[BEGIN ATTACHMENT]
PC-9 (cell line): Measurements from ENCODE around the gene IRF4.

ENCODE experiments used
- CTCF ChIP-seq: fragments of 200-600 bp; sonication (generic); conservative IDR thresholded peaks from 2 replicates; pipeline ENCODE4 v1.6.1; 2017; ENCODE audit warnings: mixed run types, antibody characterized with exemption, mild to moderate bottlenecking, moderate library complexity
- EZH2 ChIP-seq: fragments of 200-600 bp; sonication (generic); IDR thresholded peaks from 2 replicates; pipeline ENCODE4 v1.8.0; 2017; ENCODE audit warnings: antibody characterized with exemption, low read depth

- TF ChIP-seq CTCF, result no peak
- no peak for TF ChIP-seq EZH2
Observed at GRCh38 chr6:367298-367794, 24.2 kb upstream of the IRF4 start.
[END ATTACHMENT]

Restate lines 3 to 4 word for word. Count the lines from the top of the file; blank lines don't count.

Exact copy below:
- CTCF ChIP-seq: fragments of 200-600 bp; sonication (generic); conservative IDR thresholded peaks from 2 replicates; pipeline ENCODE4 v1.6.1; 2017; ENCODE audit warnings: mixed run types, antibody characterized with exemption, mild to moderate bottlenecking, moderate library complexity
- EZH2 ChIP-seq: fragments of 200-600 bp; sonication (generic); IDR thresholded peaks from 2 replicates; pipeline ENCODE4 v1.8.0; 2017; ENCODE audit warnings: antibody characterized with exemption, low read depth